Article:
There are two types of putters. Some seem to just float downstream, while others work really hard trying to swim upstream.
We all have that one friend who seems to pick everything up very naturally. They move their body in ways that feel comfortable and effortless, and things just seem to happen for them.
They make their putts. They go out and play an easy round without seeming to put any effort into their putting stroke at all.
Three moves: The shoulders rotate around the spine, the arms flow freely from the shoulders, the putter flows freely from the arms
If you're not that person, there are probably times when you feel like you're working extremely hard on your putting, with frustrating results.
You're trying to keep the putter face perfectly square, get the putter to swing straight back and straight through, really lock in your body, and get everything working perfectly, like a well-oiled machine.
You're working really hard but you're not getting anywhere. You feel like you're swimming upstream. It's incredibly frustrating and we've all been there.
Make it Effortless
What you really want is to make it effortless.
If you get your body positioned correctly, you get the correct putting grip, and then just move your body the way it's designed to move, everything becomes extremely effortless.
That's what we're going to do today. You're going to learn three incredibly simple moves so next time you can be the one floating downstream instead of flailing around and working hard to try and swim upstream.
There are just three basic movements to the putting stroke, and they're all incredibly simple:
- The shoulders rotate around the spine
- The arms flow freely from the shoulders
- The putter flows freely from the arms
That's it. That's all there is to the putting stroke.
These moves work with your body, so you're no longer trying to manipulate the club face in certain ways like "straight back and straight through," as you've probably heard or been taught before.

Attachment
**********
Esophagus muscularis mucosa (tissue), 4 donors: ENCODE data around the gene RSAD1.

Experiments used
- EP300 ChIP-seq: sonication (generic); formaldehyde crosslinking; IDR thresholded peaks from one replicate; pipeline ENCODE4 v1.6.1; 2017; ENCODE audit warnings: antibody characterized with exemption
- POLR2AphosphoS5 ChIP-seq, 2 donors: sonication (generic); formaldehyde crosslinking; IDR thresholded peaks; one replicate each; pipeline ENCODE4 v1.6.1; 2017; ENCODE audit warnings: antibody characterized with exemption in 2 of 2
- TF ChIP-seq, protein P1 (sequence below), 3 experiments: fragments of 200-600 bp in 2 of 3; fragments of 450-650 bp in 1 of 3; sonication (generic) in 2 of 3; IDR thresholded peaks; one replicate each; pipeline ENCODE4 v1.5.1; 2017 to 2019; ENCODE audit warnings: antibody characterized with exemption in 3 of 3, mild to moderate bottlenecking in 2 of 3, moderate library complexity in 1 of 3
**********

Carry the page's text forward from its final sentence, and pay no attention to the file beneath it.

The Shoulders Rotate Around the Spine
First of all, you need to understand that the putting stroke works on an arc.
The shoulders rotate around the spine
You're not creating an arc. You're simply letting an arc happen because that's how it naturally works. Let's look at why that is.
The first motion, as we saw above, is that the shoulders rotate around the spine.
The spine is the axis of the swing. It's not going to move at all in the putting stroke. In order to keep the spine still, the lower body must do nothing at all.
This is critical. It must not move an inch. Just forget about the lower body and keep it perfectly still. Your belt buckle should not move at all in the putting stroke.
Stand up and try it right now. Rotate your shoulders around your spine without moving your lower body. Make sure your belt buckle stays completely still.
This is how your arms and shoulders move in the putting stroke.
Hinging forward - rotation creates an arc
The spine itself just rotates. The shoulders rotate around it and it never bends at all.
That's how your body is made to swing. That's how your spine is made to rotate. It should be effortless and comfortable.
Now hinge forward and rotate again. As you can see at left, rotating around your inclined spine creates an arc or a plane.